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Retail Lighting

The retail industry looks quite different today than it did years ago. As more and more consumers purchasing decisions are being influenced by social media, smartphones, online retailers, convenience of home delivery and so on. Industry experts fear that this shift can lead to the end of physical retail stores in the next couple of years. The need to make a drastic change to the way these physical stores operate was inevitable to secure its future.


An emerging trend that has proven to redefine the physical retail industry is the use of lighting. According to Mihaly Bartha, Head of Lighting at GPStudio,

Lighting has a direct influence on our mood, with 80% of the sensory information the brain receives coming from our eyes. Lighting highlights architectural elements, product qualities and creates virtual spaces – impacting how we feel, what we think of a product, and ultimately the choice of whether to purchase or not.


Lighting is fast becoming a means to communicate the retailers brand image to the consumer. In a joint case study conducted by Zumtobel, Royal Institute of Technology and Hamburg University of Applied Sciences, entitled ‘Attention, attractiveness and perception mediated by lighting in retail spaces’, showed that lighting influenced consumer’s decisions and preferences and came to eight key conclusions:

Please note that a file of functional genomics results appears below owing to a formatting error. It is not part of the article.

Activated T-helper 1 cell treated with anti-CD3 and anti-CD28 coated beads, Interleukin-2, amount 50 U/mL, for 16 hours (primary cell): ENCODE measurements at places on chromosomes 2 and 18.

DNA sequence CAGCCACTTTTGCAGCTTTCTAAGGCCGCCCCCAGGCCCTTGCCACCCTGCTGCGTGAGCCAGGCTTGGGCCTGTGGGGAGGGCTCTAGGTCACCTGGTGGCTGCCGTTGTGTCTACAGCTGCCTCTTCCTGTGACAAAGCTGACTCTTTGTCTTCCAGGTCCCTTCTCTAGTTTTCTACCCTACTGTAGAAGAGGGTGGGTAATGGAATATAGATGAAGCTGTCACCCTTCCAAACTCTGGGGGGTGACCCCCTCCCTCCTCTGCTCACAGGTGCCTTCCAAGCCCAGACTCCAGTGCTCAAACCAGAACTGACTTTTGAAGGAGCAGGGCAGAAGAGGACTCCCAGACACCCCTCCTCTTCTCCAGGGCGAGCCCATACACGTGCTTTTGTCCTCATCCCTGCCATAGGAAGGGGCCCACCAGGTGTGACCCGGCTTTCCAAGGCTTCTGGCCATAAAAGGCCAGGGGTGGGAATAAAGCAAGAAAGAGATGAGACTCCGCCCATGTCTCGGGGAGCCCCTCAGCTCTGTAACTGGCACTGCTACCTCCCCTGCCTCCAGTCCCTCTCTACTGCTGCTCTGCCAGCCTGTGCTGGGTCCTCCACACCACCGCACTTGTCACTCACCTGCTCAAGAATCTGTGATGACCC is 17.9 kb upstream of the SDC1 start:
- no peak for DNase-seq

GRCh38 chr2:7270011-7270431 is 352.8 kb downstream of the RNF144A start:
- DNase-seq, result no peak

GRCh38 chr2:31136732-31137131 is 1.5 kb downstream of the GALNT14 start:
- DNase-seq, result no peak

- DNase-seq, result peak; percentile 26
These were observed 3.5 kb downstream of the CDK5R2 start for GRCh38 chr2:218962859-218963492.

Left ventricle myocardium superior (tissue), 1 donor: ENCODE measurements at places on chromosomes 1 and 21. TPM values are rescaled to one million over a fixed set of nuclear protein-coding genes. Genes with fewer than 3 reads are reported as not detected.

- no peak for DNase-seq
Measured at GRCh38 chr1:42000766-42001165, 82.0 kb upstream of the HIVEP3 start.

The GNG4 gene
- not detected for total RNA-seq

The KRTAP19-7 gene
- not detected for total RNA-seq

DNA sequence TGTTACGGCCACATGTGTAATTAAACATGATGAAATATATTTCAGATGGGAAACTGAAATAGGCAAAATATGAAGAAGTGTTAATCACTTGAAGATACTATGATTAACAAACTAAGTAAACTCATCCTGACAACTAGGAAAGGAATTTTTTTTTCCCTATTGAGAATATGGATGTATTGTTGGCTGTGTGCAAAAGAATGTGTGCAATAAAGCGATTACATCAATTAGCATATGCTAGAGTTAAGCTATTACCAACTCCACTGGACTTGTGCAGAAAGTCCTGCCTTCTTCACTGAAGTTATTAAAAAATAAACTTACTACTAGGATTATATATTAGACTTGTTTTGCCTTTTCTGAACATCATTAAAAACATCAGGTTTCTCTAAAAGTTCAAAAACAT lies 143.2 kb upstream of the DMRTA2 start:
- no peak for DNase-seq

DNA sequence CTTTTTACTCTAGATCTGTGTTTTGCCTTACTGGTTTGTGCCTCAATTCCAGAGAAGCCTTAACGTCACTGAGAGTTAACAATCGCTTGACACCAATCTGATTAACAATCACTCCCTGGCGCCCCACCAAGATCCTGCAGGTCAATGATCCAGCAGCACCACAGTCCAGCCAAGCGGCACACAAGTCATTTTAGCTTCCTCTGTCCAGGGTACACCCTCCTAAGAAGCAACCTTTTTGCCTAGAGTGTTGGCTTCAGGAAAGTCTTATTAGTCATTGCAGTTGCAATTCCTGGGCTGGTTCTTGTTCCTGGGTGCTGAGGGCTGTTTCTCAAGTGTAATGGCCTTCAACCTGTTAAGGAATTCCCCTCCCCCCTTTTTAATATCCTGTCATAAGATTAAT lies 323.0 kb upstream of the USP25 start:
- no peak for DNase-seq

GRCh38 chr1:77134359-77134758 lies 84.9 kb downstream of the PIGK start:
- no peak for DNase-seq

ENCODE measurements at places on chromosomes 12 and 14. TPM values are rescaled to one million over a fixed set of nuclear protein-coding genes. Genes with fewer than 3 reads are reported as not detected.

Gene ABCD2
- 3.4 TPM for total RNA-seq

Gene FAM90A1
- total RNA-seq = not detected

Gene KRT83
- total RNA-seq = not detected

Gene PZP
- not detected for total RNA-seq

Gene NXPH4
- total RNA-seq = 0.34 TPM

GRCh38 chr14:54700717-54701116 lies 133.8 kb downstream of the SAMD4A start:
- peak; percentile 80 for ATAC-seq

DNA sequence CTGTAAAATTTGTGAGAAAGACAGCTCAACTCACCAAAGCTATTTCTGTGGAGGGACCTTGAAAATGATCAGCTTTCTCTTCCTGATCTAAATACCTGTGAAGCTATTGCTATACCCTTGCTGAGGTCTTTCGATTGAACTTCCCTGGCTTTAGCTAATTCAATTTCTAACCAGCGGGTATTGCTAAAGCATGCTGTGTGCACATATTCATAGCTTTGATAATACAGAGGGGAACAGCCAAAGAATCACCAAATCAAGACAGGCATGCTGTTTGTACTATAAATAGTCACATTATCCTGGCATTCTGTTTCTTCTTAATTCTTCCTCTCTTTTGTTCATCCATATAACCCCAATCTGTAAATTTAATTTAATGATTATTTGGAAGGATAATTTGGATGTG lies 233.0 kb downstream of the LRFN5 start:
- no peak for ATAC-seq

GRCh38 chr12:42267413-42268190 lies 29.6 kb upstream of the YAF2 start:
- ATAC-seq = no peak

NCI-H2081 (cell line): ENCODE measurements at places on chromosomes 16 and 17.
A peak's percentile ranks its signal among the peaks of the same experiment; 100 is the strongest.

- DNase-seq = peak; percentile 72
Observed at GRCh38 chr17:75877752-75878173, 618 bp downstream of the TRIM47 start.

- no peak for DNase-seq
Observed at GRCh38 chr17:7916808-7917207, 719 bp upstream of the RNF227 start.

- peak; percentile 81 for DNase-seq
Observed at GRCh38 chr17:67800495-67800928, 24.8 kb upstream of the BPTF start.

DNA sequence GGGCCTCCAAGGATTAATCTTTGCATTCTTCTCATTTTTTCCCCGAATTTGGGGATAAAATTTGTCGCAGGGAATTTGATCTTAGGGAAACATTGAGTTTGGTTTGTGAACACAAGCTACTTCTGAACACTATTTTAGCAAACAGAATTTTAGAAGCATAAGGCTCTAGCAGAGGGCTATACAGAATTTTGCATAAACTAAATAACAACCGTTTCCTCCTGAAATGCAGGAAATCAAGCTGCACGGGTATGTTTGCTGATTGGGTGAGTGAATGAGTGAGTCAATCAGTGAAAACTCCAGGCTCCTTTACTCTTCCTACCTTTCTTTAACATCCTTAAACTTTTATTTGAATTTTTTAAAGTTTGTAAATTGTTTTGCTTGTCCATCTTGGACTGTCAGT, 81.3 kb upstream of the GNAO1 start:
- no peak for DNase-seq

1. Instead of using increased brightness in stores and using more energy consumption, it is best to design lighting that is high in contrast, making perception easier and increasing the level of attention.
  2. Diffuse general lighting ensures a personal sense of wellbeing. Vertical lighting allows easier orientation in a room and delimits the periphery of a space.
  3. Cool colour temperature like white make areas appear bigger and spacious compared to warm colour temperature which creates the opposite effect. Intermediate white light extends the amount of time customers spend in a store.
  4. There is a preference for various light colours even within a single lighting concept, therefore different colour temperatures should be intentionally installed across general lighting and vertical lighting.
  5. Consumers tend to have difference in perception. Men take in a broad overview of a store whereas women look at details. Hence, it is important to adapt the direction of light, light colour and the intensity.
  6. The store windows are the first point of contact so accent lighting on the products in addition to daylight is important. In the evenings, low lighting such as ambient lighting is sufficient enough to attract attention.
  7. The lower levels of shelves in stores go relatively unnoticed, therefore targeted accent lighting or dynamic lighting in the lower shelves brings attention and hence boosts sales. Shelf integrated lighting works best at all levels.
  8. The positioning of lights on shelves is also important. A combination of wide area backlighting and accent lighting produces better and easier identification and makes the display much more attractive.

Dr Hans-Georg Häusel of Gruppe Nymphenburg , Brand and Retail Experts explains that,

Again and again we find that the importance of lighting at the point of sale is dramatically underestimated. Instead, the focus is on fancy packaging and shop design. But actually, the goods on display will only touch people’s emotions if they are presented in the right light.


To find out about how Display Lighting can help please see our range of retail lighting.
We will also be at this years Retail Design Expo so if you are attending please come and say hello!